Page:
Extraction systems typically require treatment of extracted vapours before discharge to air. Extracted soil vapour is first directed through “knockout drums” (air/water separators) before treatment in an air emissions control systems using either adsorption (granular activated carbon), biofiltation or thermal oxidation (with or without a catalyst). Those thermal oxidation systems, if improperly configured, can discharge products of incomplete combustion in the atmosphere.
Several pilot studies and full-scale application examples of the SVE technology are available on the US EPA website. There are also several private companies that offer the SVE technology as a remediation solution.
Some application examples are available at these addresses:
Soil Vapor Extraction and In Situ Chemical Oxidation at Swift Cleaners, Jacksonville, Florida (case 404)—Costperformance.org—FRTR
Air Sparging and Soil Vapor Extraction at Landfill 4, Fort Lewis, Washington (case 84)—Costperformance.org—FRTR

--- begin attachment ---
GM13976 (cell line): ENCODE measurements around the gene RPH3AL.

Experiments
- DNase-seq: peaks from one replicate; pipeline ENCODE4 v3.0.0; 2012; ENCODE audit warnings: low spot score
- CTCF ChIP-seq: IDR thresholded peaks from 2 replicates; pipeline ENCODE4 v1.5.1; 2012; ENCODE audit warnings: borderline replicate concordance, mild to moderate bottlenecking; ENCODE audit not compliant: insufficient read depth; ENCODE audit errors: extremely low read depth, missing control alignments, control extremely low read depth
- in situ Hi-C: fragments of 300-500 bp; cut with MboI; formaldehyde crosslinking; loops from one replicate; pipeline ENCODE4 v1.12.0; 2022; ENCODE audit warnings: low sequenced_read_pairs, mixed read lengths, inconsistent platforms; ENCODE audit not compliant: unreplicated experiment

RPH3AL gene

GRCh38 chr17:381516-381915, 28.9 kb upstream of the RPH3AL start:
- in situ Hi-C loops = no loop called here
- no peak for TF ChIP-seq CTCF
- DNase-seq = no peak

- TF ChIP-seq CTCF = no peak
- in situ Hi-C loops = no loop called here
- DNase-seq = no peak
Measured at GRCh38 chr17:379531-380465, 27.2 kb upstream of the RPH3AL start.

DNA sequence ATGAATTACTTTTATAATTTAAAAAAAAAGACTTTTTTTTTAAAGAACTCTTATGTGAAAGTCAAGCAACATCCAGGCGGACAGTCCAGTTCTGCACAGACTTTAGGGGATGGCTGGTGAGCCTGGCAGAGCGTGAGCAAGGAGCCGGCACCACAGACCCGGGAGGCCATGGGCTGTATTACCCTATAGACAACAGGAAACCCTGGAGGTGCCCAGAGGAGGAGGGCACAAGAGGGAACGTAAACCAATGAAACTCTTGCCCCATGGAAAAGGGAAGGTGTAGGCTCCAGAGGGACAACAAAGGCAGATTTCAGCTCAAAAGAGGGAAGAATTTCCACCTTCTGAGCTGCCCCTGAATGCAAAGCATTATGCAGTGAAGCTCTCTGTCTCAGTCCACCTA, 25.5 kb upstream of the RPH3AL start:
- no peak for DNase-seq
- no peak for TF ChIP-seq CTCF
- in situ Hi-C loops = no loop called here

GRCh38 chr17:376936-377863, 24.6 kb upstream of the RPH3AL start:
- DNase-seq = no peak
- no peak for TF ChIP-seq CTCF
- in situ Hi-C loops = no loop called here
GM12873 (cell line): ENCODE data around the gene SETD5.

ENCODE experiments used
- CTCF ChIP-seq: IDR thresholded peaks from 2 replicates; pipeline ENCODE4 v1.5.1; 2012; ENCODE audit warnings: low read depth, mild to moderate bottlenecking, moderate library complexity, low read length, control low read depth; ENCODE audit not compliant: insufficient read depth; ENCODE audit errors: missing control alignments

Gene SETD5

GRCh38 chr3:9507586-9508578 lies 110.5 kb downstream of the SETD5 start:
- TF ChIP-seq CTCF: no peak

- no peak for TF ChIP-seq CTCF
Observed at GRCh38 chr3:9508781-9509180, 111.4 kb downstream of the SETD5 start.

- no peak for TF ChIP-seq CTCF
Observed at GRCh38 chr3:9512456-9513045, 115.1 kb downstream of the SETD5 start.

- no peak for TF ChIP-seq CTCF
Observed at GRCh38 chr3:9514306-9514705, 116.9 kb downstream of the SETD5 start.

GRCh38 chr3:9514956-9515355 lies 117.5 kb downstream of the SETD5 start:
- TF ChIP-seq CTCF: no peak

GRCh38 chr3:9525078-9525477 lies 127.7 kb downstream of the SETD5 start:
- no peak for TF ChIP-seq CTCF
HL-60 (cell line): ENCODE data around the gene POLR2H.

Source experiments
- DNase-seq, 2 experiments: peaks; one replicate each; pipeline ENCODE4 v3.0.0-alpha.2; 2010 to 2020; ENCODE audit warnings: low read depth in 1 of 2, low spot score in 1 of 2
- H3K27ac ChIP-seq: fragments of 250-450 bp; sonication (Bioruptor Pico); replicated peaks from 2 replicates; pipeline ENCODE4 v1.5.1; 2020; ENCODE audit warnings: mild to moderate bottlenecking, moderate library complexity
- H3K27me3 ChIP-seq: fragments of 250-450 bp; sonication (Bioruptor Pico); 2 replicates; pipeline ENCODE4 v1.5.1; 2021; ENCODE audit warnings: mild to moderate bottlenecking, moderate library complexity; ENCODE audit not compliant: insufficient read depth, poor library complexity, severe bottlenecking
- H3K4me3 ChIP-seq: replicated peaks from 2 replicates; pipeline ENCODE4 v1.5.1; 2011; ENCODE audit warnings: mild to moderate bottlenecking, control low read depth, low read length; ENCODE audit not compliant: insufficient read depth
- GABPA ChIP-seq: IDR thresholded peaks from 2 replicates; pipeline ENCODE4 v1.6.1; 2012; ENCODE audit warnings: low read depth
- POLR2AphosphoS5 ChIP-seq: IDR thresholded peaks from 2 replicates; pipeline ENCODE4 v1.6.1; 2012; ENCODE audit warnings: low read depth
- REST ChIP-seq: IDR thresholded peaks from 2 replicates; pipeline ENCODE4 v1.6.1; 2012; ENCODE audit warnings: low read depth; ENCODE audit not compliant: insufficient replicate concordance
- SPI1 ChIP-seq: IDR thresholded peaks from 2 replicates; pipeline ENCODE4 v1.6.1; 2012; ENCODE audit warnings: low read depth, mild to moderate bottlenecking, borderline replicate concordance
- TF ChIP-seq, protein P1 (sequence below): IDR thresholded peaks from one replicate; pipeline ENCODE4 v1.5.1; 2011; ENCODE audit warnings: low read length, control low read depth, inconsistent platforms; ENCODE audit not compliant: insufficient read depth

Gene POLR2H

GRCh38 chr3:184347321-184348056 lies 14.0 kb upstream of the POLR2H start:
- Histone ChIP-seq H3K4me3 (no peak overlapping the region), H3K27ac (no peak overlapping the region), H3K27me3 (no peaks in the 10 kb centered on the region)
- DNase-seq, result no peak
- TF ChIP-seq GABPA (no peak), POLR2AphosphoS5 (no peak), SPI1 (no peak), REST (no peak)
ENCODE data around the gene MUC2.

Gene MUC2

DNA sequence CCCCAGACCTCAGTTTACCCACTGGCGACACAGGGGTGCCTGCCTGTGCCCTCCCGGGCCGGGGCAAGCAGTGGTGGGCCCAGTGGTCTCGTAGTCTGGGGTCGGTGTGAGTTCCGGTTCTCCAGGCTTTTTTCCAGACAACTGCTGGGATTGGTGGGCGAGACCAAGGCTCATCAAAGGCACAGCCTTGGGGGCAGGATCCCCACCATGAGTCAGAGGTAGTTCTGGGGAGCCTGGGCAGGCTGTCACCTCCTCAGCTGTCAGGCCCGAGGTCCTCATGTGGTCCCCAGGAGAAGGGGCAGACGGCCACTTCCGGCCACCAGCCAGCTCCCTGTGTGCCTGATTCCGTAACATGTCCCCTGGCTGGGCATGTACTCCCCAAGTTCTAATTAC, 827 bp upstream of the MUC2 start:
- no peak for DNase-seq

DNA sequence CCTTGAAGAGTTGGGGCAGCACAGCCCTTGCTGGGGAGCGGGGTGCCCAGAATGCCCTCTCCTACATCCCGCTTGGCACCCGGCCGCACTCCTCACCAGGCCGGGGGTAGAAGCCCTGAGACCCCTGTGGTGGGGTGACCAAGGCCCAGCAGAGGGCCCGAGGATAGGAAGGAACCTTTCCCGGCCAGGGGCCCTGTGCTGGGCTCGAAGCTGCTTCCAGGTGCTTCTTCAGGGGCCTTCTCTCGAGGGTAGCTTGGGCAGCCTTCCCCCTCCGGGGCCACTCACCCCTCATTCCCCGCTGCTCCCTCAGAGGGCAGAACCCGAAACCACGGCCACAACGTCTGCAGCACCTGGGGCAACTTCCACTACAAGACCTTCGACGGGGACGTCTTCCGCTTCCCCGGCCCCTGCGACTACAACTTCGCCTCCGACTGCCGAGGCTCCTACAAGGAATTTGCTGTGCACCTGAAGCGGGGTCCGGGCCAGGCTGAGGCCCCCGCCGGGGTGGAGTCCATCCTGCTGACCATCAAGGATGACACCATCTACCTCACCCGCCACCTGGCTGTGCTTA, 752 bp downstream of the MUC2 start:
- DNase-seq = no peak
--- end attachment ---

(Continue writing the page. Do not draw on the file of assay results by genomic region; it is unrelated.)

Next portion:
Abstracts of Remediation Case Studies Volume 4—FRTR—US EPA pdf
In Situ Bioremediation and Soil Vapor Extraction at the Former Beaches Laundry & Cleaners—FRTR
The SVE technology is a low cost, well tested and known technology.
SVE is effective only where gas flow in soil can be induced. To extend its effectiveness below the water table, it may be enhanced by dewatering or by air sparging (the injection of air below the water table, which oxygenates the groundwater and/or strip contaminants out of the saturated zone and transports them to the unsaturated zone with a stream of bubbles).
Non disponible pour cette fiche
Composed by : Josée Thibodeau, M.Sc, National Research Council
Updated by : Martin Désilets, B.Sc., National Research Council
Updated Date : March 1, 2008
Latest update provided by : Marianne Brien, P.Eng., Christian Gosselin, P.Eng., M.Eng., Golder Associés Ltée
Updated Date : March 22, 2019